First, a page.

I love the way raw denim breaks in. At first they are so damn uncomfortable, but after vigorous wearing they become a second skin, and very soft. After a couple of years the thread wears down, forms holes, and turns white. It is the look mass-produced brands try to re-create, which means that wallet outline is actually where my wallet is. The coin pocket still holds my lucky peso. I couldn’t un-cuff a few pairs if I tried.

DenimThis was my first pair, from a few months of wearing to a year and a half later.
Same pair, same fabric, nothing special, just life.

Animal Behavior: Collective Movement and Shapeshifting

Animal behavior is fascinating – how are thousands of birds or fish able to communicate with each other well enough to swirl and bank in perfect harmony, creating vortexes, undulating lines, and spheres. The underlying theory is that individuals take cues from their neighbors on where to move next. This collective movement acts as a survival mechanism by keeping the group safe from predators and weeding out weaker individuals regaled to the periphery.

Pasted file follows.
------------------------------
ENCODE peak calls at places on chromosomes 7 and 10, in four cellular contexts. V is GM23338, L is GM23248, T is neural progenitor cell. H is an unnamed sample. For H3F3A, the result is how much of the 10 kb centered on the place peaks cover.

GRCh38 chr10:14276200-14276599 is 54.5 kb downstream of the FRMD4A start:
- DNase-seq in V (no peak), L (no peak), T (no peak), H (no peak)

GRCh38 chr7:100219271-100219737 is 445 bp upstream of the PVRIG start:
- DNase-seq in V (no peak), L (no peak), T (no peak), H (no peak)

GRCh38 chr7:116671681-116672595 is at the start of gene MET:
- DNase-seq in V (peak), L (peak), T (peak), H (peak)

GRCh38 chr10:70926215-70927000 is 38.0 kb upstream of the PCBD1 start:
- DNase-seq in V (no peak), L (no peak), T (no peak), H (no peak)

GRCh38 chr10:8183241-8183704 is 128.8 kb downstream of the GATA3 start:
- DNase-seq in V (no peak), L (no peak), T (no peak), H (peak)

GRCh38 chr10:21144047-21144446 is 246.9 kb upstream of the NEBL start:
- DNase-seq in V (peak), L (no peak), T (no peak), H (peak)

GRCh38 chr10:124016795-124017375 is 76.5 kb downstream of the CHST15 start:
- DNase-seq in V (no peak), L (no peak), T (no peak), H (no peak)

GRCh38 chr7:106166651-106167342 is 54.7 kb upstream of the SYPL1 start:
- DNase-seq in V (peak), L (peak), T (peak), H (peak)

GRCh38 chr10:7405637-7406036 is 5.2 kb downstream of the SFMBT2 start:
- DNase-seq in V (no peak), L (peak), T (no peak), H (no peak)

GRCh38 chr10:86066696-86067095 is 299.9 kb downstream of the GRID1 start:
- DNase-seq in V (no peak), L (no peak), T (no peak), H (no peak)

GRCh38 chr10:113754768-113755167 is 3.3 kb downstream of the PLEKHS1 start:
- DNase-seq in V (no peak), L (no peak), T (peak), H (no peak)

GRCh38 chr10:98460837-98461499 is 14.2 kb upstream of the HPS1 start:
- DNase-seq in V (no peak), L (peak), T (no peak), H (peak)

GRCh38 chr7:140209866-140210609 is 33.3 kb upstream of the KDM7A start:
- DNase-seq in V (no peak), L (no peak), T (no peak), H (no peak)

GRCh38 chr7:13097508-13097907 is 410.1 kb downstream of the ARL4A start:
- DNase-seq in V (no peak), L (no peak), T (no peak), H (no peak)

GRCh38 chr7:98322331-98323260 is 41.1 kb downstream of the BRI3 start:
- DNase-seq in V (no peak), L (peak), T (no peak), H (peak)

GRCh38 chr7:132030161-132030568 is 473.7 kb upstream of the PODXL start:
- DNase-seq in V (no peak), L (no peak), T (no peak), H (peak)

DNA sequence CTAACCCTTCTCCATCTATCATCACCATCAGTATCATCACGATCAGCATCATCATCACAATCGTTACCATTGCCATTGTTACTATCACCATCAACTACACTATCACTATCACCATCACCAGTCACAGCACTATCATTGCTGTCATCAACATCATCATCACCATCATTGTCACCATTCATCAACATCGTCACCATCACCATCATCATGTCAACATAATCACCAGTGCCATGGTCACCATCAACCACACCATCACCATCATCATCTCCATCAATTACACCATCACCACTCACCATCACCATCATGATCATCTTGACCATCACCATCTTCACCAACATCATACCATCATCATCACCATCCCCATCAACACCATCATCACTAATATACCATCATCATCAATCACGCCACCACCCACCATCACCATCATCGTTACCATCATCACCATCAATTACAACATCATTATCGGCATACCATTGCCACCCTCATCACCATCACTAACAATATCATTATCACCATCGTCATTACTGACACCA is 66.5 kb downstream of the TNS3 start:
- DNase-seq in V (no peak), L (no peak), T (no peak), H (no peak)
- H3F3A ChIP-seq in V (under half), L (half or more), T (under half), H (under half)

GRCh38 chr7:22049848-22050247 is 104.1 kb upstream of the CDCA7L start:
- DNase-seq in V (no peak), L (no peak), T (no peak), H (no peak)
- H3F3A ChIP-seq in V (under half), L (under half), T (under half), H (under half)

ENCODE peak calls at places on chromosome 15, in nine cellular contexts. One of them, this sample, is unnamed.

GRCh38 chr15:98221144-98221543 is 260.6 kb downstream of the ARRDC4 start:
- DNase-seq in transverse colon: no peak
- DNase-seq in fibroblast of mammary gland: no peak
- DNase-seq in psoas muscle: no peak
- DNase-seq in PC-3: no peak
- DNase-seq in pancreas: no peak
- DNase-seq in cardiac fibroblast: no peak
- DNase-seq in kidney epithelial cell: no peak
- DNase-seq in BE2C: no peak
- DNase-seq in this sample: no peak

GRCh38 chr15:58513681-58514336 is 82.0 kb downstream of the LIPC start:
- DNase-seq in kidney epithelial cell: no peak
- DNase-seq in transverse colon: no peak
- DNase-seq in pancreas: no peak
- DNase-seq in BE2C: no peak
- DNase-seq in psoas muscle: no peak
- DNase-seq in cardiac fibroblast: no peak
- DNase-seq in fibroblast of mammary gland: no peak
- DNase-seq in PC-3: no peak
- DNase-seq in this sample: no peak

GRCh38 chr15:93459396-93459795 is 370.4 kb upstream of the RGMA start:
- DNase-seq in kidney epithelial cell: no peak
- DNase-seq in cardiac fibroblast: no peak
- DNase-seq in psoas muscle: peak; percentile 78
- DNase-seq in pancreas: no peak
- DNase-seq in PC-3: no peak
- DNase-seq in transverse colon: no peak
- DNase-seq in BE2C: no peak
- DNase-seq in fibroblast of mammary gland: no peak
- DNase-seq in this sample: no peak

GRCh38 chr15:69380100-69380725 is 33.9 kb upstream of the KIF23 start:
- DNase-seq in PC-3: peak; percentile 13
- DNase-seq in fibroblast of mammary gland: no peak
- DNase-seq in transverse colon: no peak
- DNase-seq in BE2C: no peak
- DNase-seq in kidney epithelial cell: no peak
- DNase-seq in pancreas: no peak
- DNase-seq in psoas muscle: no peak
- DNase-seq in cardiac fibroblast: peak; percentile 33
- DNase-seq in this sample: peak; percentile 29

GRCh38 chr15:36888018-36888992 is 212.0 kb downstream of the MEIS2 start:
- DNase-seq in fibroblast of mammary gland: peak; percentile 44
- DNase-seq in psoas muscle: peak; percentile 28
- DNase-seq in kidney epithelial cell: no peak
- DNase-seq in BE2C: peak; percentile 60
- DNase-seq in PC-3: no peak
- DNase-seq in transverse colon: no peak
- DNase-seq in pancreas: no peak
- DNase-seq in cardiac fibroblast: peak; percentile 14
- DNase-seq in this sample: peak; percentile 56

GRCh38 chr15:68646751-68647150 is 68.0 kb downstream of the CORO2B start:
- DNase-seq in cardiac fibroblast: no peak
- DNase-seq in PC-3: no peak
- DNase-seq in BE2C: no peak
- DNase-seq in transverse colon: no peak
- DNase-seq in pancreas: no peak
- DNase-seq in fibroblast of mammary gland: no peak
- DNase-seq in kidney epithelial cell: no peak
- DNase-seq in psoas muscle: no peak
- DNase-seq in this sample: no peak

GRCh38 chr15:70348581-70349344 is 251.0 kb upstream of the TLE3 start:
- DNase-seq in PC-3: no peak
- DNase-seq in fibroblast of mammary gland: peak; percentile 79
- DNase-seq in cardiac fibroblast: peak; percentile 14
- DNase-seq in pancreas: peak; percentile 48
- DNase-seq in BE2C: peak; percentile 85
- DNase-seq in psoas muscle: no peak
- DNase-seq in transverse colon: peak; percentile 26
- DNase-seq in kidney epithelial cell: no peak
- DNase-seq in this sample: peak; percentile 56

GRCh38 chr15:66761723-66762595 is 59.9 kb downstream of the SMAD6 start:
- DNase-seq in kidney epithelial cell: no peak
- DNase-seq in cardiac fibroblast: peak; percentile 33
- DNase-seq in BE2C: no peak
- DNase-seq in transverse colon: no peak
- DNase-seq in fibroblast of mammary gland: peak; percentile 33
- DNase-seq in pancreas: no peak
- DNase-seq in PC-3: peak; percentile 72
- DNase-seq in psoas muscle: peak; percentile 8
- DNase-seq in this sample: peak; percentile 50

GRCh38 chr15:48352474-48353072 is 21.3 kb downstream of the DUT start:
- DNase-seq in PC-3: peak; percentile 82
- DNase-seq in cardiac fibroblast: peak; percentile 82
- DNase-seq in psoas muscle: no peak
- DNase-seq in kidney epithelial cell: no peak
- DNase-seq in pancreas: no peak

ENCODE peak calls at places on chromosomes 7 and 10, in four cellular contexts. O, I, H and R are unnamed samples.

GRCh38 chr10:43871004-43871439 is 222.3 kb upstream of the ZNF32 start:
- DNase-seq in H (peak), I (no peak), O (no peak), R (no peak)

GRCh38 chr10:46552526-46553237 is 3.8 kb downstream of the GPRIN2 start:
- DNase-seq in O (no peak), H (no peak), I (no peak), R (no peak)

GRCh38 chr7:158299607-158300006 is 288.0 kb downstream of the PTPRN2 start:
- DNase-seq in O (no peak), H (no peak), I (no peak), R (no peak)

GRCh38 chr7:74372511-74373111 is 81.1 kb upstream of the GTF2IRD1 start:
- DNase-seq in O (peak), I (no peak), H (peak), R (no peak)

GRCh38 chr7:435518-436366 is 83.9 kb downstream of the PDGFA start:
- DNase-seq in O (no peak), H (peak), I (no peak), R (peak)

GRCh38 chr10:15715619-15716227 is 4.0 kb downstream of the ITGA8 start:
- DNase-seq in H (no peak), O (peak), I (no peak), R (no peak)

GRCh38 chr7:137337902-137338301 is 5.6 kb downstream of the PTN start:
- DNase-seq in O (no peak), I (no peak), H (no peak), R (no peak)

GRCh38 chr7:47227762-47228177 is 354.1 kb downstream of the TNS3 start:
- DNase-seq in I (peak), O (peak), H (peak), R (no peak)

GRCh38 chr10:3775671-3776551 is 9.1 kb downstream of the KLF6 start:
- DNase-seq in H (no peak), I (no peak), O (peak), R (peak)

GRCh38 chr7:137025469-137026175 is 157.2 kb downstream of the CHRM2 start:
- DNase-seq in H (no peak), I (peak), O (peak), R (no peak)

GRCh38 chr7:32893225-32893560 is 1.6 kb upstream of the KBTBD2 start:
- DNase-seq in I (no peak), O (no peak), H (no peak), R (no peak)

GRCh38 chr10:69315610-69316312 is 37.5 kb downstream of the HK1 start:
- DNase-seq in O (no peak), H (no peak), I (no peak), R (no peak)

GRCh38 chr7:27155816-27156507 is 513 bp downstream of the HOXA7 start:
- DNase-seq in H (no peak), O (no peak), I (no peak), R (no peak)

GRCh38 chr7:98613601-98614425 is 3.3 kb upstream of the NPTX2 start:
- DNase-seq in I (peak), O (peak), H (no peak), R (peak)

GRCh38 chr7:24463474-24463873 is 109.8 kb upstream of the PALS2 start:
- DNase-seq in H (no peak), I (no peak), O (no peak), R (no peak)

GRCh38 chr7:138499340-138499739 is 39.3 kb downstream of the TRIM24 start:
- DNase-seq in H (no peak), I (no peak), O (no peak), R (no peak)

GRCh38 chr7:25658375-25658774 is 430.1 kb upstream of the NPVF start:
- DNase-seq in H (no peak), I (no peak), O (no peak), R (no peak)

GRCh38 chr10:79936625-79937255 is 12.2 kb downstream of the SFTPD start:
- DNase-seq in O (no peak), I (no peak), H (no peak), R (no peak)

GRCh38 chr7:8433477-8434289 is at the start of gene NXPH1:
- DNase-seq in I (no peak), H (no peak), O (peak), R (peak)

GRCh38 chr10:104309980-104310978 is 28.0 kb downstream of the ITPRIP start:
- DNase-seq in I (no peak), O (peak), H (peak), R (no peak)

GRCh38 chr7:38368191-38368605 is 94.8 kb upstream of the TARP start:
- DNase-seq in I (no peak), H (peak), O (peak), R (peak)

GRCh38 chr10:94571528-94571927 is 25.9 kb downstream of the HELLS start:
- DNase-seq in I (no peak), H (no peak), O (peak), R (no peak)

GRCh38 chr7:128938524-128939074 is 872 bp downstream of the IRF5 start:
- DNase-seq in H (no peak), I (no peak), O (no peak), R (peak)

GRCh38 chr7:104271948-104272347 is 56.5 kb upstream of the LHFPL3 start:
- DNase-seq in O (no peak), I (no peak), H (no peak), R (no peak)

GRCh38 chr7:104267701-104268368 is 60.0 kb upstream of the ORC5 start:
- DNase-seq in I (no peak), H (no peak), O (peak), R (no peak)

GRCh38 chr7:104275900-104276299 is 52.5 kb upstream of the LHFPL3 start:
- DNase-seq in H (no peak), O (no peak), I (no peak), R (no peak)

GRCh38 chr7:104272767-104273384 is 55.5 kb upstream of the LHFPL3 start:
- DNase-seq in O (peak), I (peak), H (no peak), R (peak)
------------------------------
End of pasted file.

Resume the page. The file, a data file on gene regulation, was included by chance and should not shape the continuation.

Invasive to North America, settlers released 100 European Starlings in Central Park in 1890. Since then, their population swelled to over 200 million. We call starling formations “murmurations” and fish formations “schools”.

Compare bird and fish formations to collective human movement… for us it’s called a stampede and usually kills people. Some may argue there is evidence of collective movement in large urban centers but rarely is the entire group traveling together, except in a parade or rally, and never executed so well.

Source: Audubon Magazine and Ecology Magazine


I won’t tell you how to vote and hopefully no one else has. Ideally, you have come to your own conclusion, without interference from peers and family, super PACs, commercials, billboards, the “news”…

Vote because it will get you out of work for a little while.
Vote because the bakery gives out free cupcakes.